As a counter-balance and reality check to contrast against paranoid cynicism (real or perceived, justified or not), what would the world be like and how would our society function if all that was suggested above did not exist at all and, instead, we were an entirely autonomous public beholden to no power above or beyond our own democratic self-governance as free citizens of independent countries and communities (or city-states or anarcho-communes or anything else your crazy radical imagination could dream up) with fully functioning free markets and social democracies (or democratic socialism)? On a practical level of direct and personal experience, how would we tell the difference between authoritarian non-freedom and non-authoritarian freedom? What kind of lives would we live, what kind of communities would we call home, what kind of work would we do, what kind of economic fairness and social justice would exist, what kind of real freedom and effective rights would we have, what kind of resources and opportunities would be available to us, what kind of governance would we freely choose? And if we we were fully aware and informed, not indoctrinated and propagandized or manipulated and deceived in any way, how would we perceive the world we find ourselves in and how we would we act to move toward the world we would prefer? What would it take for we the people to become intellectually discerning, morally courageous, fully engaged, and politically empowered agents of our own shared freedom and collective determination?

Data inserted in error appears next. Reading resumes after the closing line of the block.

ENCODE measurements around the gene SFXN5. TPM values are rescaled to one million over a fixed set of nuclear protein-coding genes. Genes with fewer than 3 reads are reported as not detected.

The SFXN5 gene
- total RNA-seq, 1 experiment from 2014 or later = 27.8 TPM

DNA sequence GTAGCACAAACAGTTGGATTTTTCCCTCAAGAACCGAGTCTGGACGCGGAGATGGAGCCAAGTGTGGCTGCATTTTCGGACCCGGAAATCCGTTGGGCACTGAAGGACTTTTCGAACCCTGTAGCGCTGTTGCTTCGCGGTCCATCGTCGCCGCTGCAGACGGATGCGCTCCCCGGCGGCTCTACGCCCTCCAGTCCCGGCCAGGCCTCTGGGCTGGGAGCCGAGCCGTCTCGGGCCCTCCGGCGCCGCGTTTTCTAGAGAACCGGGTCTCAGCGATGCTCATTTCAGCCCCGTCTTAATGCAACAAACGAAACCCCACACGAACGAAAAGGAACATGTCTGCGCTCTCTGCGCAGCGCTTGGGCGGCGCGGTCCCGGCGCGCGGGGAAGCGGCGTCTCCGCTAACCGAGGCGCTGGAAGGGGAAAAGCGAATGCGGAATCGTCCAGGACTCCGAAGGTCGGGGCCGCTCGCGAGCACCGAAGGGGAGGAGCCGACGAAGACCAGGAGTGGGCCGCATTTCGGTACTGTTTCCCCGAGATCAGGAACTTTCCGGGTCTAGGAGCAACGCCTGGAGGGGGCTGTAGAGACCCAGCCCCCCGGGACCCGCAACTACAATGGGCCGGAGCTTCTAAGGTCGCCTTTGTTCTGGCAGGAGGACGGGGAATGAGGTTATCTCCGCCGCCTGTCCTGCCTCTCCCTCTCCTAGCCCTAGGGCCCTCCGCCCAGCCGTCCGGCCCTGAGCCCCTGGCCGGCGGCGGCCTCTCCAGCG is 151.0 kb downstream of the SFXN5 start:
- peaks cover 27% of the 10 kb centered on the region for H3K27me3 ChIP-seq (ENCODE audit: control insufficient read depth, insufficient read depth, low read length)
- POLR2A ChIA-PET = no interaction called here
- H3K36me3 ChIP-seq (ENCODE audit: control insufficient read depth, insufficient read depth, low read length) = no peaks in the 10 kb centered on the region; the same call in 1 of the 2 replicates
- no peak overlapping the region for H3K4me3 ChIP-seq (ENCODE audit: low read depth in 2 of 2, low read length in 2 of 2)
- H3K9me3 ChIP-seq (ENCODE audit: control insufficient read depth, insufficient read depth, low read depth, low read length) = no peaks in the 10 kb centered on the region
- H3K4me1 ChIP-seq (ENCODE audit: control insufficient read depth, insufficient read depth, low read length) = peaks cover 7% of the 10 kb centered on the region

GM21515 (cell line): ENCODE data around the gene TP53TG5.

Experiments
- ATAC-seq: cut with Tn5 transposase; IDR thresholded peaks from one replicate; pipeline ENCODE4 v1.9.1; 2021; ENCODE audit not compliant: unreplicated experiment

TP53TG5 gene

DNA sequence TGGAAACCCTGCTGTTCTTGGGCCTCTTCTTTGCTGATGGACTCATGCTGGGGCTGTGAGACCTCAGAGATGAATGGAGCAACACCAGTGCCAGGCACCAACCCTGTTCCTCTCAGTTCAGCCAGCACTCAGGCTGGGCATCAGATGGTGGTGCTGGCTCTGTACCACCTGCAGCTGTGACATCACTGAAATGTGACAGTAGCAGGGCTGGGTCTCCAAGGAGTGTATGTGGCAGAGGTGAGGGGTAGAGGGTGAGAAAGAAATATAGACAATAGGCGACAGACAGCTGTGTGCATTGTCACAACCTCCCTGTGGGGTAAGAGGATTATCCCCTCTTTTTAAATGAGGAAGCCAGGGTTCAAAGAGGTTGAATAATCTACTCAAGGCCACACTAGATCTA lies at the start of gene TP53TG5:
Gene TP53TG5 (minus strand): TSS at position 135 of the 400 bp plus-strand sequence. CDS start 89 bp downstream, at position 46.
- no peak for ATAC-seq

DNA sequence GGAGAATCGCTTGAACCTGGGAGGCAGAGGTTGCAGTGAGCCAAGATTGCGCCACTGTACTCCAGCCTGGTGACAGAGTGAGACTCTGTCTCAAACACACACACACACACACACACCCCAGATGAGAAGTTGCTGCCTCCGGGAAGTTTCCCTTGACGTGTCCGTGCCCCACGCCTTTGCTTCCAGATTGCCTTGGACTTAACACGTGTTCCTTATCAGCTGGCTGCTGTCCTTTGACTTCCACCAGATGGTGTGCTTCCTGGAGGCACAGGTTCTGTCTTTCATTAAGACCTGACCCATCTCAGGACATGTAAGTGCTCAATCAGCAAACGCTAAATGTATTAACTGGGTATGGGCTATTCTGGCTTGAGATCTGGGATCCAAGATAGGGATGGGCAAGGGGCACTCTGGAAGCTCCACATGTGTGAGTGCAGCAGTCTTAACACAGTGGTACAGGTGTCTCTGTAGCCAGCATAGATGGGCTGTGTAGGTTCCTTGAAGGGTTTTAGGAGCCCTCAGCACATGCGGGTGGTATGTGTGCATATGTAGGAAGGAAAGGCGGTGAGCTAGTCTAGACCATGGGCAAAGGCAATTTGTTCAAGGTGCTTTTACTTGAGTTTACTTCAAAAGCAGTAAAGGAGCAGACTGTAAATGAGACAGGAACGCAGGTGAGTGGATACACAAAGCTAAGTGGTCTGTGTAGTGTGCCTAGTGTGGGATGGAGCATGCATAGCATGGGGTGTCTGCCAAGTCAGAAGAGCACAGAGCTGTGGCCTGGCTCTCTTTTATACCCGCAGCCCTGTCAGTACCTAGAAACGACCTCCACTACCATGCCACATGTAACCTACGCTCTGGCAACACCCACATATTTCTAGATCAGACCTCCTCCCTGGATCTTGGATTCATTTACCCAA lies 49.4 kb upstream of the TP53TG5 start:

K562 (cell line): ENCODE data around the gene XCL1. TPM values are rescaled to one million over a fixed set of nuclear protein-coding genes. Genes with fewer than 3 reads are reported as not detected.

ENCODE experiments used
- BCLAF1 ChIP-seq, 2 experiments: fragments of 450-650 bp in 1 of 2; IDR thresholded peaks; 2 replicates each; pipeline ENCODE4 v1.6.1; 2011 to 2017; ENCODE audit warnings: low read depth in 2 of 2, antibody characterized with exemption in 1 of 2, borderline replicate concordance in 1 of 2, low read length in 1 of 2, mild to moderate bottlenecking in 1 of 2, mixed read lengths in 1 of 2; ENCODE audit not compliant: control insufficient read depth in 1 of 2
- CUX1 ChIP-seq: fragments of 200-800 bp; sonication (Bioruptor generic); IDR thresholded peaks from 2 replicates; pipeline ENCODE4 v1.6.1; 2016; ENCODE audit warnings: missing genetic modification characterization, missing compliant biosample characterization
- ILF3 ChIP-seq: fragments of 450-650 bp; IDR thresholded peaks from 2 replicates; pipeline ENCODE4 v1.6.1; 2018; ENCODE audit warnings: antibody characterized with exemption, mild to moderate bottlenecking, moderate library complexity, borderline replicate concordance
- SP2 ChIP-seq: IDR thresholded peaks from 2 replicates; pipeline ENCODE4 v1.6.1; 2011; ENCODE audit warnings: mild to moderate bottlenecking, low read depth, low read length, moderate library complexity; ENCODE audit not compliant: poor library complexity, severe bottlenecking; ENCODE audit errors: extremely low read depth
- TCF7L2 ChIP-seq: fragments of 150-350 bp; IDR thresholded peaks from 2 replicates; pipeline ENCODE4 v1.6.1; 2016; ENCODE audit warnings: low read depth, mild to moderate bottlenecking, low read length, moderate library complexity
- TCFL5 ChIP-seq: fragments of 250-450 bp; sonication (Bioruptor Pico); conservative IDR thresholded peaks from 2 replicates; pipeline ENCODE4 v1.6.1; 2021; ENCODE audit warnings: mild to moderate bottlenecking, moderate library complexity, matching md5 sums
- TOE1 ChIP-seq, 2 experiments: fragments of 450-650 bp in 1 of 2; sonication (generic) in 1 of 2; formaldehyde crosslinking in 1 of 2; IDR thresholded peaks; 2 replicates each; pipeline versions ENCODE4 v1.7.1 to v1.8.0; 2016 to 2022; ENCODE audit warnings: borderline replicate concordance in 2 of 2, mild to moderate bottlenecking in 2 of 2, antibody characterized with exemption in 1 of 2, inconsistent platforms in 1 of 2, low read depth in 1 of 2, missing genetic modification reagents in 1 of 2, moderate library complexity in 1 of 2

What would freedom feel like in our bodies, minds, and souls? What would it feel like to be free in the world, to be free in ourselves and in relation to others, to be free members of free communities of people, to know freedom as a living experience within a living world? From that sense of freedom, how would we live and act freely? As freedom is etymologically cognate with friendship, what would it mean to treat others as equally free beings in mutual relationships of freedom? What does it mean to know, understand, and honor freedom as an ideal, vision, and reality? What does it mean to free here and now, not only as an aspiration but as a simple undeniable experience of what it is to be human, as a choice and acceptance of the ever present potential of freedom? Are we not all free in that we all belong to humanity, in that we are all at home in this world and have a right to be here for there is nowhere else we could be? Isn’t freedom the realization that we are citizens of the world, inhabitants of earth as a biosphere, members within the body of Gaia? What if that sense of freedom took hold in society and culture, within the public imagination, and spread as a contagious revolution of the mind? Isn’t freedom the acknowledgement that we are already in interrelationship? If freedom as our birthright is the starting point, what follows from that?